Democratic watchman. (Bellefonte, Pa.) 1855-1940, September 21, 1894, Image 2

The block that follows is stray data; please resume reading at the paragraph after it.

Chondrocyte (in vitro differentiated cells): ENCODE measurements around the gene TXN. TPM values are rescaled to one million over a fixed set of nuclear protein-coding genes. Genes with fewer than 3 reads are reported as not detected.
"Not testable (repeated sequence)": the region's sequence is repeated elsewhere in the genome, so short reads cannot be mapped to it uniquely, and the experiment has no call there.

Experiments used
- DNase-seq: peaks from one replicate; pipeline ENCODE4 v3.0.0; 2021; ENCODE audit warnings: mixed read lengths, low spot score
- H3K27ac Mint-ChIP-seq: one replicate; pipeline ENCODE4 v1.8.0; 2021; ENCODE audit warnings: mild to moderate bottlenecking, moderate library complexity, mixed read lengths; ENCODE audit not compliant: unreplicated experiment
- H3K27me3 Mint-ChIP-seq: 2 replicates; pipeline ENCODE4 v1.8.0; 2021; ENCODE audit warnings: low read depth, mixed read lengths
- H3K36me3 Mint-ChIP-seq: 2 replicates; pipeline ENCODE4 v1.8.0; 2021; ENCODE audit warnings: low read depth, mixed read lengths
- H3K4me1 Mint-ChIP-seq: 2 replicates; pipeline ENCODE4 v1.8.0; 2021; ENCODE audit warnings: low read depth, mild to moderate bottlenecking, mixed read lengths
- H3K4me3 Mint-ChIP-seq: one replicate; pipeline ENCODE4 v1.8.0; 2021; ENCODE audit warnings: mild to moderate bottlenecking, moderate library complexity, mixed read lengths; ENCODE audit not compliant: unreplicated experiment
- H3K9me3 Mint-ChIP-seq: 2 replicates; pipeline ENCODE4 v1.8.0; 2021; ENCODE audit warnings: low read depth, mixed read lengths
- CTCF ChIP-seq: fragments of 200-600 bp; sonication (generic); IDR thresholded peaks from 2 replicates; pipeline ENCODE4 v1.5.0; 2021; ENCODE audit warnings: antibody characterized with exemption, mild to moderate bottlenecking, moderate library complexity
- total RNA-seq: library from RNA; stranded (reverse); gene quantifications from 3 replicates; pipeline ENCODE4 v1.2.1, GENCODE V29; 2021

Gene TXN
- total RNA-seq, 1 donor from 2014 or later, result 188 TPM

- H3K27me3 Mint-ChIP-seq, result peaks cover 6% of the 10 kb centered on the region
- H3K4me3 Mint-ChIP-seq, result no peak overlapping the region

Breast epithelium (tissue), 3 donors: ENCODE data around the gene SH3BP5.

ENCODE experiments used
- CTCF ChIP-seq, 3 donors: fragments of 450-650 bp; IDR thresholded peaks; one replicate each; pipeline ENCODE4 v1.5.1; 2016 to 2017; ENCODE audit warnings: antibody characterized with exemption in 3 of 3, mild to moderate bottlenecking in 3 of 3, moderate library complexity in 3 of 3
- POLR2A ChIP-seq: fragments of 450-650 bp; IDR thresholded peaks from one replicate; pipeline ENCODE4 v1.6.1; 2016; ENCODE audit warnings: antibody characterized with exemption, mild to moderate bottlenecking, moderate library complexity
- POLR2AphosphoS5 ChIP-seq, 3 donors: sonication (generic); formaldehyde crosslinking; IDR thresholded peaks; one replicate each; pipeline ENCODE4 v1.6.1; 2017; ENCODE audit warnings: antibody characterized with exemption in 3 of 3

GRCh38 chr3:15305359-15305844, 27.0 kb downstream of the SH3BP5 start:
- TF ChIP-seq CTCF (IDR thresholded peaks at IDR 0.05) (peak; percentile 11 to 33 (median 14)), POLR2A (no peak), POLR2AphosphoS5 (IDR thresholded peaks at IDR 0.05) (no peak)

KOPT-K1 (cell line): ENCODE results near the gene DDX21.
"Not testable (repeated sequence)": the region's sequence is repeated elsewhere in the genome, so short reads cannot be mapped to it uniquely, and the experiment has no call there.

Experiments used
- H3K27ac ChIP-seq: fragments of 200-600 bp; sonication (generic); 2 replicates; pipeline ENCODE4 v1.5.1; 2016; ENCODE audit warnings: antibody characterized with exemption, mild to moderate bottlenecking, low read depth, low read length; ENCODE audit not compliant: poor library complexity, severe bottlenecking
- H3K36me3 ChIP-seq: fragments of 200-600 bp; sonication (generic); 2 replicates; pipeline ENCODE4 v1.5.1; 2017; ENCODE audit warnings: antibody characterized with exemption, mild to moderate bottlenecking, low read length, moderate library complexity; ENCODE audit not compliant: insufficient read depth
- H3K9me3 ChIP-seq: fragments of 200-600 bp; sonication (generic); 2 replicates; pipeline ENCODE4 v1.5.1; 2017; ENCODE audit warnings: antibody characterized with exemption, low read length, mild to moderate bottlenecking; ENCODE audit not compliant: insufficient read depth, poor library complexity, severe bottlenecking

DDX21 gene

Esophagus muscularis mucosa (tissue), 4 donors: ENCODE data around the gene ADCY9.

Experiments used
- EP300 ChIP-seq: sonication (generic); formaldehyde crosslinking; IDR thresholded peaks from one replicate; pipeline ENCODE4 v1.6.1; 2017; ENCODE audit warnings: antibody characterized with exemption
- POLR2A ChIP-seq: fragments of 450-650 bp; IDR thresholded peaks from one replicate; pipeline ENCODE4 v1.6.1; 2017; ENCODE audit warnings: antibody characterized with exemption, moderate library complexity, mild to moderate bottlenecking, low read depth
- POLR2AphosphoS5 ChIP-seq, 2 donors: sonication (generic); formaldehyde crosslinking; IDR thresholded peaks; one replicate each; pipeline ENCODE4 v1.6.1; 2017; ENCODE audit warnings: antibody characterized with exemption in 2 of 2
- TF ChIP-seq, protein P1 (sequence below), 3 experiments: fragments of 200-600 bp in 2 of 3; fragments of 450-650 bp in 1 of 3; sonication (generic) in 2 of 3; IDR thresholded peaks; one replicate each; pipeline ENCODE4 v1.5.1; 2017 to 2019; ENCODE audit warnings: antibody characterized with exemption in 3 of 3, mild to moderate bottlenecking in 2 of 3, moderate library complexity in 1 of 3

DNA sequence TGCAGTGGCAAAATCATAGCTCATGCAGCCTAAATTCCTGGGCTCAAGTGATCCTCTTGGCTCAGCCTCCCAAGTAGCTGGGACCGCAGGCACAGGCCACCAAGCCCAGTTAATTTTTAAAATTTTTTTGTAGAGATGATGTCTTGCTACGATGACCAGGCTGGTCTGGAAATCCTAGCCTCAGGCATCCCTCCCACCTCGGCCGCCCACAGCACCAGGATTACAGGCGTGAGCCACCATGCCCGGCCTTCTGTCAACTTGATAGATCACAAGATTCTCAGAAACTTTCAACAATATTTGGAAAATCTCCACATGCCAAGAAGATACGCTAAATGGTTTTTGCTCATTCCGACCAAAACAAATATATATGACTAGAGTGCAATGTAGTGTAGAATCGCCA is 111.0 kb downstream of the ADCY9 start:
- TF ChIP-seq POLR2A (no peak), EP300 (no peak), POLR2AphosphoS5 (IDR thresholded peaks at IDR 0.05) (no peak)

EW TNE Bellefonte, Pa., Sept. 21, 1894. Sm THE JUDGE'S PASS. I think about the nearest thing to heaven there could be s Would be to be a Jedge an’ ride atone: own liberty, He has passes in his pocket an’ wears the best of clothes, 5 : An’ the porters are polite to him no matter who else goes : They know he’s got the 'fluence if he hasn't got the “tin.” . An’ when they see him comin’, they say oa right “Walk And when he gets aboard the train to go off anywhere, : You bet they hustle round and see he gets the softes’ chair, An’ plush to put his feet on an’ a pillar for his ea An’ when he wants a sleeper, gets the softes’ feather bed, For a Jedge is mighty handy to stan’ in with, don’t you see ? That's why he get's a ticket that says, free,” ride “You But when he gets to heaven—will his pass avail him there ? Will it get him through the portals and buy a golden chair ? When St. Peter takes that pasteboard an’ scans it o'er and o’er. Will he say : “I'm glad to see ye, Jedge,” an’ open up the door ? Oh, no; he'll call the bell boy, with a “make’s me tired’ frown, An’ say : ‘Gabriel, take this gentleman an’ show him own.” — Topeka State Journal. IN THE HOSPITAL. “What a maivelous over pillows you possess. Thank you ; how kind you are! I wonder if you are as hon- est.’ ; “As much so as women general yo “Ma foi ! have I offended ? I beg pardon. Camp life has made me rude. I wonder what brought you to such a place as this.” “Another wonder which I can better satisfy. Selfishness brought me here. I came to relieve my own suffer- ing.” “In doing good to others worse off. That is a peculiar selfishness ; but have you suffered really ?” “So much eo that I must not speak of it. Why were you speculating on my honesty ?” “Because I wish to ask a plain ques- tion and receive a straightforward answer.’ “En avant.” “I feel pretty sure of you—more go than of three men who potter over me with ‘Well, my boy, we must turn you out before long.” Turn me out ; yes, indeed, they will. What I wish to ask ie, how much longer you think I'll last 2” He was not much more than a boy, and looking into his fine clear eyes, I hated for once to tell the truth. But day by day I had watched him with the motherly tenderness fate had de- nied my spending over children of my own ; and each day I had seen the sil- ver cord slipping, slipping—slowly, barely perceptible, yet very surely loosening. After he spoke and lay there closely watching for my answers, scanning eagerly my face, which was too well tutored to express even pity when I chose it should not, I was si- lent for a while. ens you tell me?” he plead- ed. “I want to see you strive more hope- fully for health.” A faint smile curled his [ip. “Like all the rest,” he whispered to himself, “I think not,” was the reply, while for a moment a prayer from my heart went up for the youth and manhood ebbing, but as one drop from the na- tions heart, one drop of the great red artery, carrying away in the stealthy flow the pride and glory of our homes. - “How much longer, then,” he re peated, “do you think I'll last ?” “God only knows, my dear young friend ; not many days unless there is reaction.” / He closed his eyes and became a lit- tle paler, but I did not fear any harm. I knew I had done rightly. He was one to bear truth. “Thank you,” he said at last, and grasped my hand. “Bat you must care more to live ; you must not be so passive,” I told him. “No ; if you knew all you would not think so.” “You told me you had not; have you not sisters, some one whose pres- ence would cheer you. “No,” he replied, but the gathering frown of pain and annoyance warned me to change the topic. I rearranged the trifles near him and was about leaving him, hoping that sleep would refresh him, but he begged me to stay. So I took up a book and began softly reading, but that also had not the de- sired effect. “There is one person I wish to see before I die,” he renewed. “I am not sure she, would come,” he muttered, ‘yet I wish, I long, I must see her. Will you write, or will you go—that would be better—go for her ? Tell her, Florence Withers, that I, Dick Temple am dying, and she must come. bid me good-by, or my ghost.” He buried his face in his pillow, and I, with a heart aching for his loneliness, promised to do his bidding. That is why I am waiting the re- turn of the liveried man, who has ush- ered me in this sumptuous room and carried my card and note to the lady I have never heard of nor seen be: ore. The house does not differ from the many of wealth and fashion I have been in ; the same elegance and luxury | and repose reign in all. There is no more to be guessed from it than from the glistening garb a woman wears at her bridal ; no more, no less. The taste of the upholsterer and the mo- | diste is about all we get at from either. | —tulle, blossoms veil. I was rather startled by the foot- man’s return and message in the midst of this reverie, but was too conscious of the necessary calmness and imper- turbability in the presence of such func- tionaries to betray myself. : “Will you please go upstairs ?" “Certainly,” and I followed his lead. Noiselessly we went through the vast ball, up the broad, carved, oaken staircase, to the door where I was ush- red in alone. A young maid-servant met me and whispered quickly : “My mistress has been very ill; for weeks we have thought something was wrong here,” tapping her forehead with her finger ; “but as soon as she read your noteshe brightened and said she must see you. The nurse is out, and I don’t know whether it’s right, You will please tell the nurse it’s not my fault if you see her.” The room was darkened, the heavy curtains down, so the sunshine filter- ing through them had the purple tinge of twilight. On a low cushioned lounge, half lost in the pillows, I espied white drapery, and a soft, sweet voice gave me wel- come. 1 approached and told my er- rand cautiously for 1 reckoned rightly that I was not the bearer of glad ti- dings. At the first glance of the face seem- ed to reiterate what the maid had whispered. It was an exquisite face, the kind that men rave about; of flow- er-like beauty and mold, tint and tex- ture. The long, sweeping lashes rais- ed slowly and the eyes gazed abstract- edly, like a child's waking out of a dream. She looked at'me as if striv- ing to recall my personality, which I gently explained was one she had no cognizance of. Then she looked at my note and the light of full reason swept away the misliness of doubt which veiled her face of expression. “You have come from Richard Temple. Sit down hsre by me and tell me all about him. Is he so ill? Was he very badly wound- ed ?7 “Very badly, very cruelly wounded,” I replied, not surprised to see the sud- den swaying of her slender form, as ash trees bend with a sudden gust and a great driving falls of tears. “You know, do you not, that he is no relative of mine—that, as Mrs. Withers, I ought not even call him friend ?” : “No; he did not tell me so.” ‘iBut he is dying ; you cannot deny it. It is not wrong for me to think of bim pow ; isit? I am glad he is dy- ing, for I can love him now ; there is no narm init. My darling, darling, oh, how I have been punished! I wonder if God ever forgives such as I —women false to their better na- tures ?” “He forgives all who repent.” “But I have been forced into repen- tance after cloaking myself in deceit, I knew Richard loved me long ago, though he had not said itin plain words ; every look and action was full of tenderness ; but I was spoiled with flattery and adulation,and piqued that he gave me none; so, in wicked co- quetry, I allowed others to suppose my heart was free. “Three summers ago we were at Lake G. Papa vever fancied Richard. because his family was not distingu- ished and he was very ambitious that I should make a grand match ; so before I realized what I was doing, I was betrothed to Mr. Withers. At first the novelty and sensation of the thiog amused me, and for a week or two I was quite happy ; but one even- ing Richard came back from a trip in the mountains and I was so glad to see him that I quite forgot my fiance. We strolled around the piazza alone, for Mr. Withers had gone sailing, which I could never be induced to do, and at last sauntered in where the peo- ple were dancing. The music drowned our voices, and we were sheltered by the bay window ; but in a pause of the band Richard told me the old, old story which it was too late now for me to hear. It stunned me so completely that [ forgot where I was—that his arm was around me and his lips near mine; but so differently was I moved, go much more my heart responded to his glowing words than tothe stately offer I had before received, that I dared not tell the truth. For a little while my silence sufficed him; my heart was beating so tumultuously I could not speak ; and he was happy— for a short time only, for directly Mr. Withers came for me to dance, calling me familiarly ‘Florence ;’ and I, quick- ly drawing off my glove, showed him my manacle; the ciamoon’s flashed truth in his eyes, and I whirled away in a redowa with Mr. Withers. “I have not seen him since. I knew he enlisted as a private; I heard that he was wounded, and that shock and the death of my child have almost crazed me ; but I have told you all this, so you can advise me. Shall I go to him, or will it be wrong ?” Had ehe been my own child I could not bave more pitied her, or been less puzzled how to reply. There was her beautiful face looking up at me with the pleading that another face ly- on a lonely cot had worn. “Where is your husband ? Ask his permission,” I evaded. “He is away from home." “Can you not write ?"’ She shuddered a little, too late then.” It may be I was sinning for a mo- ment in thinking there could be no wrong in her yielding to the dictate of her heart this once—for once leiting custom and appearance, aye, even du- ty, stand aside ; but any woman with natural feeling in her bosom would have been tempted, as I was to tell her to go, for there she wae, watching me with painfal intensity and apprehen- gion, as if the boon she craved were in my gift. “Just once before he dies,” she orange Richard, “It may be Lace and damask, ormulu and bronze , whispered. “But the cost of that once—your husband’s anger—"’ x She sprang to her feet, “Do you think I care for the cost, or in what way I may suffer for it, while he lies there dying all alone?” . “You have vowed before God to obey your husband. Do you candidly believe he would be willing ?” She sank down again, huekily utter- ing, “No.” My heart was full of pity, but I had the strength to say : “Then, my dear Mrs. Withers, it is very plain to me that even this wish is one you must not harbor, though to stifle it makes your cross ten times heavier.” I clasped her hand and drew her head down on my bosom, where it lay motionless for some time; nor would I have had her know the defiant thoughts which I was hurling at the world and all its mockeriea. When I rose to go she thanked me with earnest gravity and bade me tell Richard, with great tenderness, that though she had always loved him, she was striving to be a true wife. Her face had lost all its color, and her eyes had almost a dull opaqueness. With assurances that I would do all in my power to comfort him, I left her—left her in the gorgeous purple twilight of her darkened room, crowned with youth and beauty and sorrow, for “this is truth the poet sings, That a sorrow’s crown of sorrow is Remembering happier things.” It was very hard for me to go back to that little hospital cot with so empty a return for the impatient longings spent in vain. . But be bore it manfully, without a tremor in his voice or lip, weak as he was ; and I lavished upon him all the gentleness and care I could command. The end was not far off. The shad- ows were growing longer and gather- ing denser. Life receding; eternity drawing nigh. Every day 1 strove to make the narrow path lighter with the truth and rob death of its gloom. He had a fearless, bright spirit, seldom giving way to doubts. Never again had he spoicen of Florence Withers. One snowy afternoon, I finishing a Psalm, the 23d, thought him asleep, and knowing his extreme weakness, rather fearfully bent down to listen to his breathing ; it was soft as an ia- fant’'s. I saw his lips move and heard one word ; it was only “Floy"—per- haps thought I, he is praying, aod I moved silently away. : It must have been so, and his pray- er was answered, for when I came back I found a koeeling figure at his gide and his head pillowed in Florence's embrace. Standing alone and gazing out the window was a gentleman whom I knew must be Mr. Withers, and so individ- ually grateful was I for this, his unsel- fish deed, that I regarded him as hold- ing that rarest of all titles, “Nature's Nobleman.” They were justin time. Death came with the twilight. I never have known what prompted Mr. Withers to this kindness, but well assured am I that in doing it be took the surest methods toward gaining the affection which, through no fault of his, had been lavished on another. She Stole Thousands. Arrest of a Pretty Beaver Valley Postoffice Clerk —Opened Registered Letters and Entered Forged Receipts as Having Been For warded to Pittsburg—Queer Ways of Spending the Money. William H. Brady and Frank Majors are partners in a mercantile business in Wampum. Brady is also the village postmaster. Miss Ella Majors, a daugh- ter ot Brady’s partner, has been acting as the postmaster’s assistant. The girl is 18 years old, very pretty and moved in the best local society. Last week she was arrested charged with stealing thousands of dollars. It has been developed in connection with the official inquiry now in progress that Miss Majors has been a high-roller at shopping, on such a scale as buying a bicycle worth $125, and giving it to a girl friend; buying a diamond ring worth $125, from Jewelers, Cubbison & Taylor, of New Castle; a gold watch costing nearly $100, and sending it to a woman in Maine, a person she had nev- er seen, but whose exploit in some ad- mirable performance Miss Majors had read in some newspaper. Then there was drygoods bills of $250 at Brown & Ham- ilton’s, New Castle, and Boggs & Buhl’s in Allegheny. How these "things could have been kept from the knowledge of her family does not appear; or why there was no sugpicion of something wrong among those who sold the goods. Recently there was trouble over missing register- ed letters at that office and two weeks ago the department took the matter in hand. Detectives speedily ran the game down. The stealings, so far as now known, began about the first of last May. Miss Majors would abstract money from reg- istered letters, sign ficticious names to the receipts and enter them as having been forwarded to Pittsburg. It is prob- able that the matter will not be prosecu- ted, as her father is abundantly able to. to make good the losses to his partner, Postmaster Brady. The facts stated are on the authority of a detective who has been working the case. mo ————— Through Space ‘Without Limit and Time Without End. We have hundreds of times studied the grandeur of mountains and oceans, in summer ani winter, in sunshine and storm, in our own and other lands. We have hundreds cf times, in the great cathedrals and churches of our own country ani Europe, listened to music that has carried our thoughts far above this little world we inhabit, But we have never been more filled with won ler and admiration, and pro- found gratitude to the Almighty, than when on calm ani beautiful nights, such as we have had manv the past summer, we have looked up into the quiet heavens anl watched the stars moving in granl procession across the sky, and thought of the Infinite Power that created anl controls them in their great revolutions through space with- out limitani tine without end.—Geo. T. Angell. Republican Testimony. Business Prosperity Now Assured—The Cal- amity Howler Scored. Philadelphia, under date of September ial, which predicts a new era of real, steadfast prosperity : It is both interesting and instructive to contrast the deliberately expressed opinions of a genuinely representative business man, unusually competent and experienced with those of the ‘“‘disjoin- ted thinkers” of the radically partisan organs which daily proclaim that thers is and that there can be no revival of manufacturing and commercial activity, for the reason that, with the repeal of the McKinley act prosperity took its flight from the United States never to return again. Mr. Chauncey M. Depew, a staunch and radical Republican, who is held in such high esteem by his party as to be considered by its most distinguished leaders as a fit candidate for the highest national and State political honors said to the Homburg correspondent to the New York Herald, on the 8th inst.: “The settlement of the tariff question is the beginning of a new era of pros- perity. * * * Confidence is restored —that means everything to us. The in- dustrial energy of the 70,000,000 people in the country, not yet fully developed, is restless when credit and stability are assured. “There is no end of idle money which will now seek active employment. In less than two years the panic of 1893-94 wiil be forgotten. Mines, furnaces, mills and factories will be in full opera- tion : railroads will be conveying profit- able traffic, and the movement of inter- nal commerce and the free circulation of currency or the equivalent in business and wages will certainly increase the demand for everything produced upon the farm or elsewhere,” Mr. Depew is the President of one of the most comprehensive, profitable and ably managed railroad systems in the United States. He is a business man in the broadest, most practical meaning of the term, and, as such, his opinion re- garding the business of the country is worth more than all the croakings of all the wreckless, unthinking, unserup- ulous and prejudiced partisan organs, leaders and agitators from Maine to New Mexico. They croak the wish that is father to their croaking.; he speaks impartially, in wise judgment, and from prolonged, informing experi- ence. What Mr. Depew says is confirmed not only by reason, by common sense, by the character, the enterprise, the energy and the intelligence of the American people, but by the actual business conditions of the passing day. For instance, the new tariff repeals the bounty on sugar, and in consequence, say the prophets of “calamity,” the pro- duction of sugar,especially of the beet root variety must cease. That has been the continuous croak of the partisan croak. ers ; the answer to itis to be found in the fact that in Oregon, in which State the beet root is largely cultivated, cer- tain capitalists have within the last few days organized a company, with a capi- tal of $1,000,000, for the construction of beet. root sugar refineries. This is but one of many instances throughout the country of fact controverting invercaci- ous croaking. Since the tariff question has been settled, and its has been practi- cally settled for, at least, three years, and by its settlement fixed conditions established and confidence regained, the stock market, that unfailing test of the status of business, has been giving the most assuring indications of reviving prosperity ; the great transportation companies, which are the porters of trade, carrying the raw material to the works and the product of industry from the mills, factories, furnaces, forges and shops to the markets and the cross- roads, have increased their traffic and their earnings. In all branches of trade reports are favorable. From New York it is reported that ‘‘in the dry goods line many jobbers state that thus far during the present month transaec- tions have exceeded those of two years ago, when the demand was the largest ijn the history of dry goods trade.” Prices it is stated, are “firm and advanc- ing.” The boot and shoe jobbers make a similarly gratifying report. Ship- ments from Boston last week were of 89,650 cases as against 57,000 cases for the corresponding week of last year; of 84,826 cases in 1893 and 80,939 in 1891. In other trades, even in woolen, iron, steel and tin industries, which are most affected by the new tariff, there is shown renewed activity. Why should not the country now enter upon a new era of prosperity? The question of the currency has been definitely, unchangeably determined in favor of a sound, safe, honest one; our industries have a known settled basis to build upon; manufacturers know pre- cisely the conditions under which they ure to operate. American enterprise, thrift, energy, courage will readily adapt | themselves to the new economic status, and if there is in sight no expensive business boom, there are the most satis- factory indications of reviving prosperi- ty, of that real, steadfast prosperity The Public Ledger (Republican) of | 12, 1894, publishes the following editor- ! | which is better than any spasmodic boom. But facts, however conclusive they may be, are not likely to silence the partisan croakers, whose policy is to serve party expedience at no maiter what sacrifice of the country’s welfare. The people, however, will learn the truth, as it is certain to be made mani- fest by the activity and profitable growth of trade, and they will be then no more alarmed by them then is the timid tra veler by the croaking of the frogs at nighttall in the roadside marshes, Back to Jefferson. The St. Louis Republic under the above caption says: “Coxeyism and Debsism have com- pleted the picture begun by the Repub- licans in 1890. 2 Extend the powers of the Federal Government. Having extended them, employ them to serve the ends of the persons, the classes or the sections which have influence with the dominating force of politicians. There is the idea. The logic of the idea in application has been painted in the McKinley tar- iff, the force bill, the depleted Treasury, the Sherman act, the Coxey march and thes Debs strike. In essence all these deeds and attempts are alike; they are all the product of the social chemistry of paternalism. In 1890 protection, sectional prejudice and lavishness reach- ed a point of development where they showed what they were. In 1894 Coxey and Debs appeared with the demand that the laws be suspended and the powers of Government used to satisfy minorities which were not satisfied with the ballot. Results were alarm in trade, losses in all lines of business, except monopolies —disturbance of balances and discour- agement of production. The Republi- can acts of 1890 were designed to subor- dinate the general business of the coun- try to the interest of small minoritie. The currency was disarranged that the silver miners might have a bullion mar- ket, The revenu was manipulated to turn the channels of trade toward a few industries. To please lobbyists the Treasury was bankrupted and the satety ot the currency still further endangered Coxey and Debs only supplemented the Republican policy. The picture in sharp and vivid colors is before the American people. What do they think of it? How do they like the logic of paternalistic promises ? They see what happens when Govern- ments undertake to meddle with business and when classes are invited to push and eltow for the privilege of grabbing from the bag of collective industry. Democratic doctrine has since 1888 been glorified by its enemies. The coun- try is recruiting Democratic precepts. It has turned disgusted from the dema- gogy of McKinleyism and of Coxeyism. The romance of paternalism has been dimmed. The public mind is back upon the Jeffersonian platform that the laws should prevent men from injuring each other and then leave them free to seek wealth and happiness.” It has grown fashionable for Rapubli- cans to pooh pooh the sturdy common sense doctrine of Thomas Jefferson. He opposed everything like paternalism, that underlies the Republican party, and believed, in a word, ‘that the laws should prevent men from injuring each other, and leave them free to seek wealth and happiness.” Our govern- ment is gradually slipping away from the moorings where its founders left it, and whither it may drift no one can tell. In “McKinleyism’’ there is a wide de- parture from the tariff dcetrine of the men who made the Constitution. For many years after the Government was established and while our industries were in their infancy, the duties collec- ted at the Custom Houses was for the purpose of paying running expenses, and not to protect private interests. At that day a tariff like the McKinley would have shocked the men who made the Government. Then the revenue was not ‘manipulated to turn the chan- nels of trade toward a few industries,” nor was the Treasury ‘‘bankrupted and tho safety of the currency still further endangered to please lobbyists.” This was left for the present day, and to the Republican party. The fact, that mo- nopolies and trusts have grown up un- der the rule ot the Republican party, is evident it has fostered and engrafied the economic monstrosities on our politi- cal system. The faster they grow, and the more powerful they become, less weight the people have at the ballot box. The great strength of our govern- ment lies in a free ballot, and this wanes the moment combined wealth, and indi- vidual strength, unite against it. The’ only way to check this threatened dan- ger is for the people to return to the plain republican methods of Jefferson, and make their representatives in Con- gress carry them out in Administra- tion.-——Doylestown Democrat. Origin of Nursery Rhymes. Some of 1nem are Hoary With Age and Found- ed on Fact. “Three Blind Mice” is 8 music-book of 1609. “A Froggie Would a-Wooing Go” was licensed in 1650. “Little Jack Horner’ is older than the seventeenth century. “Pussy Cat, Pussy Cat, Where Have You Been ?’’ dates from the reign of Queen Elizabeth. “Boys and Girls, Come Out to Play” dates from Charles IL., as does also “Lucey Locket Lost Her Pocket.” “Qld Mother Hubbard,” “Goosey, Goosey Gander,” and “Old Mother Goose’’ apparently date back to the six teenth century. “Cinderella,” “Jack the Giant Kil- ler,” “Blue Beard,” and “Tom Thumb’ were given to the world in Paris in 1697. The author was Charles Per- rault. “Humpty-Dumpty’’ was a bold, bad baron, who lived in the days of King Jobn, and wus tumbled from power. His history was put up into a riddle, the meaning ot which is an egg. “The Babes in the Woods” was found- ed on an actual crime committed in Norfolk, near Wayland Wood, in the fifteenth century. An old house in the neighborhood is still pointed out upon a mantel-piece in which is carved the en- tire history. For and About Women. In the United States there are 2,000 women practicing medicine, of whom 610 are specialists in the diseases of their own sex, 70 are alienists, 65 orthopae- dists, 40 oculists and aurists and 30 electio-therapeutists. Seventy women hold appointments on the medical staff of hospitals and 95 are teachers in medi- cal schools. Of the 2,000, 130 are said to be hoinceopaths, while 580 are classed as “allopaths.” What particular “pathy’’ is professed by the remainder is not stated. There are ten schools of medi- cine for women in the States, one of which is homaeopathic. The latest product of the woman wailor’s skill is as severe as the heart of the tailor-made girl can desire. It is ap- pallingly neat and tolerably masculine, but there is no doubt that it gives a sawed-off look to its wearer, which very few wearers will appreciate. The skirt is perfectly plain. The vest is single-breusted and is tree trom the suspicion of revers. It ends abruptly st the waist line. The jacket ends a very few incbes below, and is cut in front on an absolutely straight plan which is striking afler the long reign of broad revers narrowing toward the waist and pointed openings. The revers are nar- row at the top, and they are the same width all the way down. They are fas- tened back with the big bone buttons. Altogether the gown is one which the woman of ample proportions will do well to shun. If she is tall the distance between her short jacket and the hem of the skirt will be increased. If she is broad she needs the narrowing effect of tapering revers and pointed openings. But for the little woman nothing more suitable in the tailor-made line could be designed. A published report that Miss Winnie Davis would take up her residence at Colorado Springs, Col., and come out for woman suffrage has elicited the state- ment that the Daughter of the Con- federacy will continue to live in Miss- issippi. and that she is opposed to wo- man suffrage. Turquoise blue, in slight touches of velvet or satin, makes an effective bodice garniture for dull-leaf brown costumes. The ingenuity of milliners, amateur and professional, will be worn out if the craze for wings is as great as it now promises to be. Wings, quills and birds will be worn on every shape of hat. For a sailor to be worn next month a popu- lar arrangement will consist of two wings on each side of a rosette in the middle of the front. The wings are placed in Mercury positions. The popu- lar walking hat will this season be made of cloth, ulster material, felt, ete., and will be decorated with cock’s plumes put on singly, in pairs or in threes and fours. Jet-en-crusted quills are also popular on these shapes, stuck through a bow of gros-grain ribbon. -—— Miss Annie Reynolds, of North Ha- ven, Conn., who is to be the first World’s Secretary of the Young Wo- men’s Christian Association, is a gradu- ate of Wellesley and has been a special student at Yale. Her headquarters wiil be in London. Ribbons, by the way, seem more in favor than ever, and immense bows and rosettes seem to be planted in every possible portion of a smart bodice or skirt. > A pretty little dress is of black and white striped glace silk, finished at the waist with a folded band of salmon pink bengalina, straps of the same material coming over the shoulders half way be- tween collar and waist-band, and orna- menting the top of the shoulders with little upstanding folds. The front of the bodice is trimmed with coffee-colored guipure lace, which also forms the epaulettes over the full leg-of-mutton sleeves and the ruffles at the wrists. The glace silk skirt has flat double box pleats on eitherside, reaching from the waist to hem, bands of guipure lace being ar- ranged on each side of the box pleats. The newest tie is a butterfly bow tied in the old French style. The material for 1t varies in accordance with the blouse or dress fabric with which it is worn. I saw one the other day made of black surah with a white spot and worn with a white linen dress, which was also very pretty. The skirt bad large points of cut- work embroidery all in white, and there was a bodice having vandyke points of similar embroidery let in as a sort of tight yoke and similar points down-wards from the waist. There was a little zouave of white linen with revers faced with black, and a pretty white straw sailor bat was worn with a white band, the tie fastened under a turned-down collar of embroidery on a stiff band being the only touch of color. Another which I admired was wade of Indian-red silk, with a kind of Paisley pattern, and was worn with a prettily-built, cream-colored silk blouse and a skirt of thin brown serge, while a Leghorn hat with red cranberries and a deep red surah was worn and made a pretty contrast in color. If present indications really indicat® anything, the coming season is to be on® of bright colors. Yesterday Isaw a love- ly gray gown belted at the waist with cherry-colored velvet ribbon, fastened in an oblong bow at the back. Then I saw a black costume with collar of the same cherry velvet, and a girdle which fas- tened in a huge bow at one side, the centre of the bow being caught through a jet buckle, and two loops above and two below the waist—a very pretty ar- rangement, which adds a finish to the bodice, at the same time preserving the slim effect at the waist. In this latter costume the velvet continues (0 the edge of the skirt, where it finishes in a tour- looped bow turned the opposite way from the one at the waist,and also caught in with a jet buckle. In capes the very ultra-smart thing is of cloth, with perfectly flat shoulders, that look very odd in comparison with the fluffy puffed affairs we have known so long. The only trimming consists of rows of stitching, and just at the waist line are two tiny diagonal flap pockets. It is unnecessary to add that it is only the innately stylish woman that looks well in such a garment.